This might sound like a bold statement but here we go – your business development strategy is based on assumptions.
The reality is, that’s true for everyone.
Now, that’s not necessarily a bad thing, but if you don’t at least check the validity of what’s under-pinning your strategy then it could be a costly mistake.
What do I mean by assumptions?
A couple of good examples come from Eric Ries in his book The Lean Startup.
Eric talks about two common assumptions built into the strategy and business plans of start-ups; these are assumptions about Value and Growth. Essentially, many start-ups make un-tested assumptions based on what they think customers want and how big the market is for growth.
Outside of start-ups, I see a lot of assumptions being made about how customers describe their need or problem, how they see your business in the marketplace and, indeed, who they think your competitors are.
Often, the competitors that you’re watching are not the ones your customers and prospects compare you with.
The way to find these assumptions is to challenge them by asking questions.
Read out your strategy and then start to pull it apart. Start from the premise that you don’t believe a word of it. If the strategy says “Product X is targeted at Y customer segment” ask – “How do you know that?”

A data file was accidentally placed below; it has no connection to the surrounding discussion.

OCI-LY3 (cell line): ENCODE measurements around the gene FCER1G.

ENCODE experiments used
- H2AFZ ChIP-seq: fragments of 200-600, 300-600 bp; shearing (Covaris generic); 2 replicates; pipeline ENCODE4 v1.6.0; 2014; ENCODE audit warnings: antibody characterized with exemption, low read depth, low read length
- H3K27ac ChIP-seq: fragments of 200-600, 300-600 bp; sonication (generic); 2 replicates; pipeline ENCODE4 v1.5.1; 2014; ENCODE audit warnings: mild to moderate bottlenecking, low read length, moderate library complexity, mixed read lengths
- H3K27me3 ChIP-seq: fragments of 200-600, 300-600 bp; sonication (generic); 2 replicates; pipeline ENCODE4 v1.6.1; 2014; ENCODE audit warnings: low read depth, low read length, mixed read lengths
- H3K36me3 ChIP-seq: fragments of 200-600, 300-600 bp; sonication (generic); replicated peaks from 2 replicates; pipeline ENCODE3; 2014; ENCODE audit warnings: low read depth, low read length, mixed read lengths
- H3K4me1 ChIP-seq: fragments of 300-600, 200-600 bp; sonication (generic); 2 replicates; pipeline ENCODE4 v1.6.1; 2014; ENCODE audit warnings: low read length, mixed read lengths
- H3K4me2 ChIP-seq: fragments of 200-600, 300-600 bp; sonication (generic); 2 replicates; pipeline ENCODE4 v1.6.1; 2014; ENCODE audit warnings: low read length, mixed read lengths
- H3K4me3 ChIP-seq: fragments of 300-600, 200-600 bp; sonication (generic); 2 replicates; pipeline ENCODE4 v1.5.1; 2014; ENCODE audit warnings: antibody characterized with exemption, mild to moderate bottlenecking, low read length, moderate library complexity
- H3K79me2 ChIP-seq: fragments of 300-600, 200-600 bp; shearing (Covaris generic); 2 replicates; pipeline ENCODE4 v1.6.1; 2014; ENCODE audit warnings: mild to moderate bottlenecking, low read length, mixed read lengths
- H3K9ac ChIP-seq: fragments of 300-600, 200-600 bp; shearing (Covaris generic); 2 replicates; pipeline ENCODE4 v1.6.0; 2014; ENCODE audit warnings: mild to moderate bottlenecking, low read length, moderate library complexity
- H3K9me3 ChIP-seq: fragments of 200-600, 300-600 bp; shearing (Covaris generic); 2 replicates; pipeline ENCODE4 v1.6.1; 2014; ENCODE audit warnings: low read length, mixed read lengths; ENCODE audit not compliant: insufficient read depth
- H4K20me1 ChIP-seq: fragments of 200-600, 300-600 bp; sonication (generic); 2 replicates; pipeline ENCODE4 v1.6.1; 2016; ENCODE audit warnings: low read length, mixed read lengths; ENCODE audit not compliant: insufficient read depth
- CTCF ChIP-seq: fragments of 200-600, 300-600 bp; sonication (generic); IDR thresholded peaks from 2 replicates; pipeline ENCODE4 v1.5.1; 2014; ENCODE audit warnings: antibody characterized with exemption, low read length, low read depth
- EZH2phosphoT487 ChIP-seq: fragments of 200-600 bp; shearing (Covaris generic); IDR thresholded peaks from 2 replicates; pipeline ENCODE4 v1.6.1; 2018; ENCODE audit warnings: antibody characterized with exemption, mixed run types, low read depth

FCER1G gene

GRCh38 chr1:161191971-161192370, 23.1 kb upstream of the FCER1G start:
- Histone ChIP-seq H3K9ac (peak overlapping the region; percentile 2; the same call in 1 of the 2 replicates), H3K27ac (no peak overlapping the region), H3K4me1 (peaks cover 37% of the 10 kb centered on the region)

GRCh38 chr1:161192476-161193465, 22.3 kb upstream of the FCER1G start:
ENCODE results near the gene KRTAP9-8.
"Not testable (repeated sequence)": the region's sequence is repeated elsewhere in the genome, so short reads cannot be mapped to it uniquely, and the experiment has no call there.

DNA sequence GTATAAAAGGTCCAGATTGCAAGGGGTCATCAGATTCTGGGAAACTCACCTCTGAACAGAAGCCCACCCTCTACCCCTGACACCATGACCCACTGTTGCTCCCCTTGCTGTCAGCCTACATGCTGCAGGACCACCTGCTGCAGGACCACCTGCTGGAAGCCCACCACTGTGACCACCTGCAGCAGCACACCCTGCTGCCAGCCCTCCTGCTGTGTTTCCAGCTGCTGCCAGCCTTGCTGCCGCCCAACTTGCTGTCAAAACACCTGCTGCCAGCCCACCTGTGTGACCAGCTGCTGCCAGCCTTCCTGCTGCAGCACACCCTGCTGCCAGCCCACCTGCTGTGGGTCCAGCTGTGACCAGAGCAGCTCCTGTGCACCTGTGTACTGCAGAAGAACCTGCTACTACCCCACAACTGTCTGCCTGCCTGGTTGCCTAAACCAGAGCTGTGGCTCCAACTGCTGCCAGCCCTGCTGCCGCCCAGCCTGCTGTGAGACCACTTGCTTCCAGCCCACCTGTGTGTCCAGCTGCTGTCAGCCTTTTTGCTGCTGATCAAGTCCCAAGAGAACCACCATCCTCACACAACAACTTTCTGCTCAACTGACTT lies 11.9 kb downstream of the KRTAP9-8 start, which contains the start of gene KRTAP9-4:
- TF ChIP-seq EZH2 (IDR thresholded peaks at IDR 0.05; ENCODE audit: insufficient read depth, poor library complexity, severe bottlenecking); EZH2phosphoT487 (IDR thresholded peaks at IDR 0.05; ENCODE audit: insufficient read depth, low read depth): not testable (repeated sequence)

That’s a great question to start to unpick a statement.
This is where an external third-party can be helpful since they naturally have a fresher, outside perspective and are not invested in the strategy.
Another approach is to ask “what would have to be true for this to work?”
Once you get an answer, ask the question again and again to uncover assumptions that are baked in deep.
As I said, it’s not that assumptions are wrong. Someone’s experience is essentially just an assumption, ie: X had Y result before so that will happen again.
And in many cases that’s correct.
But sometimes it’s worth checking with reality.